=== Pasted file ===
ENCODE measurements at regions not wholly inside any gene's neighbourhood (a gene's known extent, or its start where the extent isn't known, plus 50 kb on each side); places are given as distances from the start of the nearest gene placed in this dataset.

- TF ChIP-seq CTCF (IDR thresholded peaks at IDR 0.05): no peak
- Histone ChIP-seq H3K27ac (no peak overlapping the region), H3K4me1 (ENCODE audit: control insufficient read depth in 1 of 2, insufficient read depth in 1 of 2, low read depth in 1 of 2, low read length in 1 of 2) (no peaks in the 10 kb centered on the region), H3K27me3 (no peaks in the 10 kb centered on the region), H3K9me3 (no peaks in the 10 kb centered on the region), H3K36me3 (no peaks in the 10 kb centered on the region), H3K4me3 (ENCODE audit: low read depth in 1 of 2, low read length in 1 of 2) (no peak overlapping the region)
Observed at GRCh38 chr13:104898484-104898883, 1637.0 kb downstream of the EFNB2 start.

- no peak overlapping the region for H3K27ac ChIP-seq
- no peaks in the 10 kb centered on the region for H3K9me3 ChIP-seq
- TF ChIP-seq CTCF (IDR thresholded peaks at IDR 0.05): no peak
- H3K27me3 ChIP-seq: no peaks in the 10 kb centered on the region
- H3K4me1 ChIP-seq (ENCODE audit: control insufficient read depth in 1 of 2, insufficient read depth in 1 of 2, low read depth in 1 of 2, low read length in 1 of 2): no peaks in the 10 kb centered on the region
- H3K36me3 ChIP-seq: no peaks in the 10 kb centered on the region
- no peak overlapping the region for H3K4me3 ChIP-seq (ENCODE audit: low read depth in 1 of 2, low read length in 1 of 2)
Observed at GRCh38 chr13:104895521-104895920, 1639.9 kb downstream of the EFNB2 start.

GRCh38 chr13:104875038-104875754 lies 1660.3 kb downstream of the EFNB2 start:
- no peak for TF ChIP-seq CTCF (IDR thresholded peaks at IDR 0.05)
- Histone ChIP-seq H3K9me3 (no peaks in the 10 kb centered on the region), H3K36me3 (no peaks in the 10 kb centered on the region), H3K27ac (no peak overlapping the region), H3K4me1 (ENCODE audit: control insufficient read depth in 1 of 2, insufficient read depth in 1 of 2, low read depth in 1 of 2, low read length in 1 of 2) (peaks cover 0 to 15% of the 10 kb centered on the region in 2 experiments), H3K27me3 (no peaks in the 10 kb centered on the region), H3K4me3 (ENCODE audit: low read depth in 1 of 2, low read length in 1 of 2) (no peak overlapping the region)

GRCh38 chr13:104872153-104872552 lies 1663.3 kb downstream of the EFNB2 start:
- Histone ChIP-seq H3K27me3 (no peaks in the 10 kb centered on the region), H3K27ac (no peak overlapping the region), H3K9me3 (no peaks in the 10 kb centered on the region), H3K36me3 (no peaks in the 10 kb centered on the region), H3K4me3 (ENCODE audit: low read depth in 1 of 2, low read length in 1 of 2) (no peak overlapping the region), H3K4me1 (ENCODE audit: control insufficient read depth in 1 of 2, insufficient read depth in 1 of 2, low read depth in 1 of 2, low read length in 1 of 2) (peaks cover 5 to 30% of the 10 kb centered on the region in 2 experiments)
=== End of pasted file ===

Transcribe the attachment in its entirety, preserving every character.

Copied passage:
ENCODE measurements at regions not wholly inside any gene's neighbourhood (a gene's known extent, or its start where the extent isn't known, plus 50 kb on each side); places are given as distances from the start of the nearest gene placed in this dataset.

- TF ChIP-seq CTCF (IDR thresholded peaks at IDR 0.05): no peak
- Histone ChIP-seq H3K27ac (no peak overlapping the region), H3K4me1 (ENCODE audit: control insufficient read depth in 1 of 2, insufficient read depth in 1 of 2, low read depth in 1 of 2, low read length in 1 of 2) (no peaks in the 10 kb centered on the region), H3K27me3 (no peaks in the 10 kb centered on the region), H3K9me3 (no peaks in the 10 kb centered on the region), H3K36me3 (no peaks in the 10 kb centered on the region), H3K4me3 (ENCODE audit: low read depth in 1 of 2, low read length in 1 of 2) (no peak overlapping the region)
Observed at GRCh38 chr13:104898484-104898883, 1637.0 kb downstream of the EFNB2 start.

- no peak overlapping the region for H3K27ac ChIP-seq
- no peaks in the 10 kb centered on the region for H3K9me3 ChIP-seq
- TF ChIP-seq CTCF (IDR thresholded peaks at IDR 0.05): no peak
- H3K27me3 ChIP-seq: no peaks in the 10 kb centered on the region
- H3K4me1 ChIP-seq (ENCODE audit: control insufficient read depth in 1 of 2, insufficient read depth in 1 of 2, low read depth in 1 of 2, low read length in 1 of 2): no peaks in the 10 kb centered on the region
- H3K36me3 ChIP-seq: no peaks in the 10 kb centered on the region
- no peak overlapping the region for H3K4me3 ChIP-seq (ENCODE audit: low read depth in 1 of 2, low read length in 1 of 2)
Observed at GRCh38 chr13:104895521-104895920, 1639.9 kb downstream of the EFNB2 start.

GRCh38 chr13:104875038-104875754 lies 1660.3 kb downstream of the EFNB2 start:
- no peak for TF ChIP-seq CTCF (IDR thresholded peaks at IDR 0.05)
- Histone ChIP-seq H3K9me3 (no peaks in the 10 kb centered on the region), H3K36me3 (no peaks in the 10 kb centered on the region), H3K27ac (no peak overlapping the region), H3K4me1 (ENCODE audit: control insufficient read depth in 1 of 2, insufficient read depth in 1 of 2, low read depth in 1 of 2, low read length in 1 of 2) (peaks cover 0 to 15% of the 10 kb centered on the region in 2 experiments), H3K27me3 (no peaks in the 10 kb centered on the region), H3K4me3 (ENCODE audit: low read depth in 1 of 2, low read length in 1 of 2) (no peak overlapping the region)

GRCh38 chr13:104872153-104872552 lies 1663.3 kb downstream of the EFNB2 start:
- Histone ChIP-seq H3K27me3 (no peaks in the 10 kb centered on the region), H3K27ac (no peak overlapping the region), H3K9me3 (no peaks in the 10 kb centered on the region), H3K36me3 (no peaks in the 10 kb centered on the region), H3K4me3 (ENCODE audit: low read depth in 1 of 2, low read length in 1 of 2) (no peak overlapping the region), H3K4me1 (ENCODE audit: control insufficient read depth in 1 of 2, insufficient read depth in 1 of 2, low read depth in 1 of 2, low read length in 1 of 2) (peaks cover 5 to 30% of the 10 kb centered on the region in 2 experiments)